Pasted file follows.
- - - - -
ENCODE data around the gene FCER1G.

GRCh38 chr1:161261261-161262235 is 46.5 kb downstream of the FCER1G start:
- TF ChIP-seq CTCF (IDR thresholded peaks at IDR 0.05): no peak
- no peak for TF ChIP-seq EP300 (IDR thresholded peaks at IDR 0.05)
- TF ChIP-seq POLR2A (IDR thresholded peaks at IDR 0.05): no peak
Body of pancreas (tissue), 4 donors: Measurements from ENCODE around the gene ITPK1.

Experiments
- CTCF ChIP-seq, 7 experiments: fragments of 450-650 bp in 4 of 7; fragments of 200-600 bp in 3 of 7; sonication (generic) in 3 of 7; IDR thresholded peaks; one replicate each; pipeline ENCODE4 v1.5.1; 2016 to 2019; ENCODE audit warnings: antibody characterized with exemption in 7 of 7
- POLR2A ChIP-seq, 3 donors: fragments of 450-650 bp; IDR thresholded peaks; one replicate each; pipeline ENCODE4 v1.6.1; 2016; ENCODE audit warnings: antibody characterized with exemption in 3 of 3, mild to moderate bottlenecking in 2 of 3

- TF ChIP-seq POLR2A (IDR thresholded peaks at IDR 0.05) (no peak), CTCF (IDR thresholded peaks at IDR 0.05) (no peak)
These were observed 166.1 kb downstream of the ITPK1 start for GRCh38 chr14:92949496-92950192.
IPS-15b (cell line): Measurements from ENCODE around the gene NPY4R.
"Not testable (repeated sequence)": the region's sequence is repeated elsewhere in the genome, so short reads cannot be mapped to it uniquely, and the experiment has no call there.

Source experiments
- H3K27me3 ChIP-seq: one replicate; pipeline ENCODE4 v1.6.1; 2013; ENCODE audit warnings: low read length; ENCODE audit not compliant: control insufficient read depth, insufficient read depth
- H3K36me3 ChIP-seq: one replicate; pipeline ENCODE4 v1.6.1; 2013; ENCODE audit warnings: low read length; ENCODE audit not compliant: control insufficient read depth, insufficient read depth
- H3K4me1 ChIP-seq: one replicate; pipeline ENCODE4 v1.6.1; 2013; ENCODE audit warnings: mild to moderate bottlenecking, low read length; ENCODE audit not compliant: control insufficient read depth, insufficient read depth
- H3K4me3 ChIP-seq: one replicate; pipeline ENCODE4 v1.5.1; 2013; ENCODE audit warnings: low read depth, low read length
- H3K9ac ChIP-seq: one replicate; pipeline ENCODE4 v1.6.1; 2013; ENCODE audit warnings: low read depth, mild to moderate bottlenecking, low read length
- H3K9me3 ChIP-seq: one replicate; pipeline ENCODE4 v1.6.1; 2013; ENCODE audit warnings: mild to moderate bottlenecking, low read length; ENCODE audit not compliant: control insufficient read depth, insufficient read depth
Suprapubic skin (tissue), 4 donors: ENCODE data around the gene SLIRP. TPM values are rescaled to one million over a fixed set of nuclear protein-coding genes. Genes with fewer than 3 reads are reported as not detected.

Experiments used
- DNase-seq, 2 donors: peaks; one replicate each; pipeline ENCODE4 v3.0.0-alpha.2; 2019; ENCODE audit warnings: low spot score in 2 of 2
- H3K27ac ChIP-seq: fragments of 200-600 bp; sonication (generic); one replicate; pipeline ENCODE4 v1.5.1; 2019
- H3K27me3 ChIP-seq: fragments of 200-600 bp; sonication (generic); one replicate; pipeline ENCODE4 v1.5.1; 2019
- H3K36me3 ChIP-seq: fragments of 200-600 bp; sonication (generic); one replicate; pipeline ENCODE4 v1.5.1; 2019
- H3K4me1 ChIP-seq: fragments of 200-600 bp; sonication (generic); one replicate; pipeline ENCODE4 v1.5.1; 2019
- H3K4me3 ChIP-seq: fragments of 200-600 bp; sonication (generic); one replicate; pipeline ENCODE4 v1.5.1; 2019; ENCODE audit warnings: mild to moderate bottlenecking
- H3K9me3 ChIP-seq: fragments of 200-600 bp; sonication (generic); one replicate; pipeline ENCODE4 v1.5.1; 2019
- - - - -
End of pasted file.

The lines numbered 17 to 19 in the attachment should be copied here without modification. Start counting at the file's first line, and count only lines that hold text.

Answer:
- H3K4me1 ChIP-seq: one replicate; pipeline ENCODE4 v1.6.1; 2013; ENCODE audit warnings: mild to moderate bottlenecking, low read length; ENCODE audit not compliant: control insufficient read depth, insufficient read depth
- H3K4me3 ChIP-seq: one replicate; pipeline ENCODE4 v1.5.1; 2013; ENCODE audit warnings: low read depth, low read length
- H3K9ac ChIP-seq: one replicate; pipeline ENCODE4 v1.6.1; 2013; ENCODE audit warnings: low read depth, mild to moderate bottlenecking, low read length